Explore the Victorian craze for photography, examine its history, from the earliest images in 1839 and how it has influenced the way we capture and share images today as photography moved from being a niche concern of the few, to one of the most important cultural forms of the modern world.
Introduces the first photographic processes, unveiled in 1839 - the daguerreotype, by Parisian Louis Jacque Mandé Daguerre and the calotype, by Englishman WHF Talbot, which Hill & Adamson used to produce around 3,000 images between 1843 and 1848.
Week 2 - 1851: A Year to Remember
With the Great Exhibition in London and two major milestones in the development of photography: first, stereoscopy, the 3D sensation and second, the new, faster wet collodion process that made outdoor photography much easier.
Week 3 - Studio Photography, Amateur Photography
In 1851 there had been about a dozen photographic studios in London; by 1866 this number had increased to 284. Photography became extremely fashionable, particularly in the new carte-de-visite and stereo forms. Amateur photographer, Julia Margaret Cameron, photographed the writers, artists, scientists in her social circle.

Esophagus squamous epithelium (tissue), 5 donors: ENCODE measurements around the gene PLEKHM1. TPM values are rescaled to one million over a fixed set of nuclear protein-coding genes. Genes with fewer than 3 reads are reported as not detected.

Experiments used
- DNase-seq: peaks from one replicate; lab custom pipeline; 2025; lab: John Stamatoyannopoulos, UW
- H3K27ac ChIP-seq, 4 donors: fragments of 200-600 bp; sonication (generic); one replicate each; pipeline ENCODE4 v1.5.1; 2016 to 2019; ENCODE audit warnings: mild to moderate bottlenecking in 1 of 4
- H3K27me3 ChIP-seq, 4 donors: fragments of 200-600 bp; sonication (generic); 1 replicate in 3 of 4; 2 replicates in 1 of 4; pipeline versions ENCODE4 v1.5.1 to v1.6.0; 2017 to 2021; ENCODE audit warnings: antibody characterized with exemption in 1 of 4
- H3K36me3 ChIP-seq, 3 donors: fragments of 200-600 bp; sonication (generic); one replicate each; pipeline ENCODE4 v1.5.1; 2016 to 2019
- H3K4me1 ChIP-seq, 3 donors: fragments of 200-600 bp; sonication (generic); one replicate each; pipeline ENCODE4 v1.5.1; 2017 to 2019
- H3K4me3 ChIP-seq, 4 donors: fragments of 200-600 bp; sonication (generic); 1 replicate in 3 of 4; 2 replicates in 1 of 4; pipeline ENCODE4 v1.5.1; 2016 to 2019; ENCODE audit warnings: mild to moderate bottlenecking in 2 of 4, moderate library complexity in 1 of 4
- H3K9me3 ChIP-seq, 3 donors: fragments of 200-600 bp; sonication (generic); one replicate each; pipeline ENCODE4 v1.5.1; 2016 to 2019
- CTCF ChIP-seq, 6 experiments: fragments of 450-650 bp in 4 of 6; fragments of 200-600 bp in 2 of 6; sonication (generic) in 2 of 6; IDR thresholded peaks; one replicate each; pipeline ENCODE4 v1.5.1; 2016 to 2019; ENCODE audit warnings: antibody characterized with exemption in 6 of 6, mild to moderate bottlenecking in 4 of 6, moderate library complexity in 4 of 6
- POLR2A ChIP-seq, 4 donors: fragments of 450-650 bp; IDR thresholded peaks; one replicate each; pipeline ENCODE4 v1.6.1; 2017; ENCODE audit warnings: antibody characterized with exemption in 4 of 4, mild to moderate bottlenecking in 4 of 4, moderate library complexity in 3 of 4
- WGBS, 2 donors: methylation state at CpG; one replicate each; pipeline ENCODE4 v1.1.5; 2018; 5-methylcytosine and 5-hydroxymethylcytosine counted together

Week 4 - Stereo Sensation
Following the presentation of the lenticular stereoscopic viewer at the Great Exhibition, viewing the world in 3D became a Victorian craze. The experience of using a stereoscope was described as ‘mesmerising’. The London Stereoscopic Company, formed in 1854, had as its slogan: ‘no home without a stereoscope’.
Week 5 - Photography for Everyone
We look at how photography rapidly moves from an expensive, amateur hobby, to reaching the masses, with the growth of cheap ‘tintypes’ and beach photography, and end with the impact of the Kodak camera, marketed with the slogan "You press the button and we do the rest".
- Christine McLean
- Alison Morrison-Low - Science and Technology - National Museums Scotland